Compare a Sovereign Bond Offering Circular with a Corporate Bond Prospectus. The Greek bond offering circulars are short and sweet. Your Status is as a direct, unconditional, unsubordinated, and unsecured lender. There are no covenants, so I suppose that Greece could effectively subordinate you by offering other lenders security. The only Events of Default are basically non-payment on this particular bond issue. There is no cross default provision. An Event of Default gives you the right to demand immediate payment of your obligation. A corporate bond prospectus is much more complex and the rights and covenants are much more explicit.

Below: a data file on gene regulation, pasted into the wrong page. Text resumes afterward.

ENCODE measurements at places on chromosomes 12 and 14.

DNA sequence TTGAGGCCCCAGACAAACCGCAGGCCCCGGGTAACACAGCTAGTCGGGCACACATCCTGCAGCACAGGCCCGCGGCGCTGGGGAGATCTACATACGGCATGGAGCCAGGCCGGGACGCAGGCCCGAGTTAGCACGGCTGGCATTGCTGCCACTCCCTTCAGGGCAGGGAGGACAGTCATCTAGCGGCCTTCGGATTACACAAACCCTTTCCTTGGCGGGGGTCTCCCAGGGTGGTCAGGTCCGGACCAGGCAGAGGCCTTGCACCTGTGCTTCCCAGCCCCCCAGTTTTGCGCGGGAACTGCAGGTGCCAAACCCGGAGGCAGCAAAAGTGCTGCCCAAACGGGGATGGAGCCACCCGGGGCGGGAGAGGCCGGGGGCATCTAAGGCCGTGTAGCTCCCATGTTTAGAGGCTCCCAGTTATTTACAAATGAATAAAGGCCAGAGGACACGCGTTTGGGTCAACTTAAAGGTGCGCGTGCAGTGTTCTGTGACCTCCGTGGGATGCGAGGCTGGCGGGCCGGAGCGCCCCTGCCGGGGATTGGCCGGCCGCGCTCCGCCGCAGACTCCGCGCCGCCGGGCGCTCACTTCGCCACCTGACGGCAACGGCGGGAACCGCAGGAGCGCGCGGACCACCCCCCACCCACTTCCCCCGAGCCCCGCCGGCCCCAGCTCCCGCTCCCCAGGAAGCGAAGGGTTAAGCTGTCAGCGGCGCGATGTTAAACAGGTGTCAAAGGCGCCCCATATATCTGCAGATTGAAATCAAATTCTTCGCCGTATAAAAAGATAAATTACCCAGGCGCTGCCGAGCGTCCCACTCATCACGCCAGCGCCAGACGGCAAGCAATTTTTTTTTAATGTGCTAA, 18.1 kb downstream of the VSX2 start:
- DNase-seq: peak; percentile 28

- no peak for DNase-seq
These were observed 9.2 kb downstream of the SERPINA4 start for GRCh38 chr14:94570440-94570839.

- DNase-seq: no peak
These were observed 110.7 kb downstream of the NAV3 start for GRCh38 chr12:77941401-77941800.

So, if Greece fails to pay on a particular bond, the holders of that bond can demand immediate payment from Greece? What are the odds that Greece would then make payment on that bond? Assuming there is no chance that it will now miraculously decide to make that payment, what do you as a bond holder do next? You can sue Greece in a Greek court. Even if you win a judgment against Greece in a Greek court, how do you enforce the decision? The reality is that you won’t be able to enforce any decision, assuming you were lucky enough to win one, so you wind up having to sit down and negotiate a settlement with Greece. Greece will argue that they have no money and can only offer you some new bonds for your old bonds. The new bonds will have a lower coupon, longer maturity, and the exchange will not be 1 for 1, there could be a principle reduction. Bondholders will argue that they have lots of money, that they will find ways to enforce their right to get paid, that they will make a nuisance of themselves, and that the offer on the table is so bad that no one will ever lend to Greece again. The bondholders will demand a better deal than Greece offers. Greece will counter that if they accept that deal, they will be back at the table in 6 months. The negotiations will drag on for some time and eventually some settlement will be reached. It will NOT be the same settlement for each bond and the defaulter is in a much stronger position than a corporation who has defaulted.